Judge Sets May Trial Date in U.S. Women’s Soccer Lawsuit

The judge in the United States women’s soccer team’s gender discrimination lawsuit has set a May 5, 2020 trial date in the case, an accelerated timeline that could see the team’s bid for equal pay become entangled with its preparations for next summer’s Tokyo Olympics.

The date, set on Monday by Judge R. Gary Klausner of United States District Court for the Central District of California, is at least six months earlier than the players and U.S. Soccer, their employer and the defendant in the suit, had requested. Both the players and U.S. Soccer, which runs the national team and pays the salaries and bonuses of its players, had sought to delay the trial until later in the year in order to avoid both the Olympic tournament and the conclusion of the players’ domestic league seasons.

Instead, Judge Klausner set a date that is 11 weeks before the opening match of the Olympic women’s tournament. The United States still has to qualify for the Games, but most believe that is a formality: the squad, the reigning World Cup champion, has reached five of the six Olympic finals and has left with the gold medal four times.

Twenty-eight members of the United States player pool, including all of the team’s best-known active players, are plaintiffs in the class-action lawsuit, which was filed in March — only months before the team headed to France to defend the Women’s World Cup championship it had won in 2015. In their suit, the players said they were victims of “institutionalized gender discrimination” that affected everything from their paychecks and working conditions but also the way they traveled to matches and the hotels in which they slept.

The action, which could cost the federation millions of dollars in back pay, was the most recent, and most significant, escalation of an argument the team has made for years: that it is paid less than its men’s counterparts by U.S. Soccer, the governing body for the sport in the United States.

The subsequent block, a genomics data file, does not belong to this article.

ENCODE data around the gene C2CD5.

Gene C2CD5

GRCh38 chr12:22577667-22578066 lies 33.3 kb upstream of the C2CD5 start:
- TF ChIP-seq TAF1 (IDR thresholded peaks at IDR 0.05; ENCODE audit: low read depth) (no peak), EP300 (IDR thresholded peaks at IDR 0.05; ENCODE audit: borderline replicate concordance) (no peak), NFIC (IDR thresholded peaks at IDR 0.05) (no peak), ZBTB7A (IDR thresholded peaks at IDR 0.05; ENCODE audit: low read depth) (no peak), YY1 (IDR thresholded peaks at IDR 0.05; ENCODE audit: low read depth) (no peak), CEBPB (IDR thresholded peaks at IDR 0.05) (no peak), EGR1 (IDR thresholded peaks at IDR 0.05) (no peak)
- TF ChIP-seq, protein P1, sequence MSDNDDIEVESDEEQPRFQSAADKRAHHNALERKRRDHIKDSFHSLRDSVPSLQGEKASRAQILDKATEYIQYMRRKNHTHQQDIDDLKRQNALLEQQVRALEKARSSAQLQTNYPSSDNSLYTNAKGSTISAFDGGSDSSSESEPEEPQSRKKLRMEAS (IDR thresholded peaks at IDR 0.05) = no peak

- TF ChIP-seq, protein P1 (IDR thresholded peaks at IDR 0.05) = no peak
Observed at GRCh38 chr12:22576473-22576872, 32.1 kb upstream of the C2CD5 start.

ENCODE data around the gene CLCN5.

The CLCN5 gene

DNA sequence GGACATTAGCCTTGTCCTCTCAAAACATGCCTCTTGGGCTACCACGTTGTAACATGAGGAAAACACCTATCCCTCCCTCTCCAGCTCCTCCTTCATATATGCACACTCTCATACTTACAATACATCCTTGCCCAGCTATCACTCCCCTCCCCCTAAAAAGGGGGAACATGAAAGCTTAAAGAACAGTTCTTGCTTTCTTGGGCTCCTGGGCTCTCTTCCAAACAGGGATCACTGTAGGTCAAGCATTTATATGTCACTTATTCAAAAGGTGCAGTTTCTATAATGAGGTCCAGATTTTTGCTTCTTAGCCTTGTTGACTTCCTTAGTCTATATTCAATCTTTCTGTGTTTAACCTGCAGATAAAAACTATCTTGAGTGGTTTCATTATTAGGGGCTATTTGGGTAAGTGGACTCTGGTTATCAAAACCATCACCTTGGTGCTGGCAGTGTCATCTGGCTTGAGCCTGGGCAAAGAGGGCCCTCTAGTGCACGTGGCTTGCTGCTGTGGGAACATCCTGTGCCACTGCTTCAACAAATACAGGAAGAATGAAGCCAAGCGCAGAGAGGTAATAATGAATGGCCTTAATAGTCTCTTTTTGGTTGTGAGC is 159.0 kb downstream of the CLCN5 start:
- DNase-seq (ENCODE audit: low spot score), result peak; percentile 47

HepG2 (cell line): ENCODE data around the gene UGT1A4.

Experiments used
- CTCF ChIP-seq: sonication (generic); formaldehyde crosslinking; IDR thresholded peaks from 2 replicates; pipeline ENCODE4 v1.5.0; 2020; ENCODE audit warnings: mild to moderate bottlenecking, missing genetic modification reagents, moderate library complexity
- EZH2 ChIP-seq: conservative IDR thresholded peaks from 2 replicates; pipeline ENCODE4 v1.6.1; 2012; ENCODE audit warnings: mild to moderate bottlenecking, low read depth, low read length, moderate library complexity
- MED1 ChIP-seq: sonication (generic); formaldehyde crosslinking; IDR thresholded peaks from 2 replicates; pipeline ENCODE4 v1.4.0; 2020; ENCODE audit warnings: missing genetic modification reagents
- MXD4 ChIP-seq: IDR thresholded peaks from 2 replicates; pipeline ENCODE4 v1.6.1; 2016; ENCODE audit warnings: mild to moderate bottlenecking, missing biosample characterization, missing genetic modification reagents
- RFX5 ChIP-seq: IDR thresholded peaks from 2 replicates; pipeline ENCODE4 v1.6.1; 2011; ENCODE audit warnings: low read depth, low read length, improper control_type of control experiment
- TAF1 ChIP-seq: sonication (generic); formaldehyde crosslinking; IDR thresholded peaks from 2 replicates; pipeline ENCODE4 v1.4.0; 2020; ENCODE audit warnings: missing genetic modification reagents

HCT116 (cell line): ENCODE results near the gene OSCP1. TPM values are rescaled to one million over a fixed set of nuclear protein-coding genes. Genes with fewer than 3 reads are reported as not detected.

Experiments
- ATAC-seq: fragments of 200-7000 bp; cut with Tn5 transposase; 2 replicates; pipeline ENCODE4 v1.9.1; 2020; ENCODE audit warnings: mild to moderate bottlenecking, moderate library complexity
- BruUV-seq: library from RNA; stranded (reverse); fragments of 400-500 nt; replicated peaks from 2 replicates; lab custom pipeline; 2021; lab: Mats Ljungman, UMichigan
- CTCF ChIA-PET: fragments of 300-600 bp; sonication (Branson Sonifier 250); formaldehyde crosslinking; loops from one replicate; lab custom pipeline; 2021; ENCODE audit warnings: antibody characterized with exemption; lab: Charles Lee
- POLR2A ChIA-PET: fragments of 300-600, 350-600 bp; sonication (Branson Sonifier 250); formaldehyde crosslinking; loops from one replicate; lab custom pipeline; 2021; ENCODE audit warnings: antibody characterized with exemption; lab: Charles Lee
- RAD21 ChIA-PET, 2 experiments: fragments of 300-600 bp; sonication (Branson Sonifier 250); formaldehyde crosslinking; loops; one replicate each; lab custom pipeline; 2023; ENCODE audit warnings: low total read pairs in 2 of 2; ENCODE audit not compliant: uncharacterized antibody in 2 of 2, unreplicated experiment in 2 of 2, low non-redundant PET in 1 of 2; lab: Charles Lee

Even before the team sealed its second straight World Cup title in July, its players had used the tournament’s stage to marshal public support for their cause. When the Americans defeated the Netherlands in the final on July 7, fans in the stadium in Lyon chanted “Equal pay!” before the trophy ceremony. When the team was honored at a ticker-tape parade in New York three days later, the chant was repeated.

A spokeswoman for the players on Monday said the team was “eager to move forward” with a trial, but there remains a chance the sides could resolve the lawsuit before May. The players and the federation quietly held mediation sessions in New York last week in an effort to find common ground, but those talks quickly broke down, resulting in angry statements from each side.

Judge Klausner’s scheduling timeline, though, could spur another round of discussions. Despite the failure of last week’s mediation sessions, the players said they were open to new proposals, and U.S. Soccer said in its statement that “we are undaunted in our efforts to continue discussions.”

A resolution that avoids a trial could suit both sides, albeit for different reasons. The women’s players, while expressing confidence in their case, still have to prove it in court, and the fight already has come at considerable cost. The federation may be even more eager to put the equal pay fight behind it; it has taken a public-relations beating in the case, and more recently has faced pushback on the issue from some of its own sponsors.

U.S. Soccer and Equal Pay

Source: NYT

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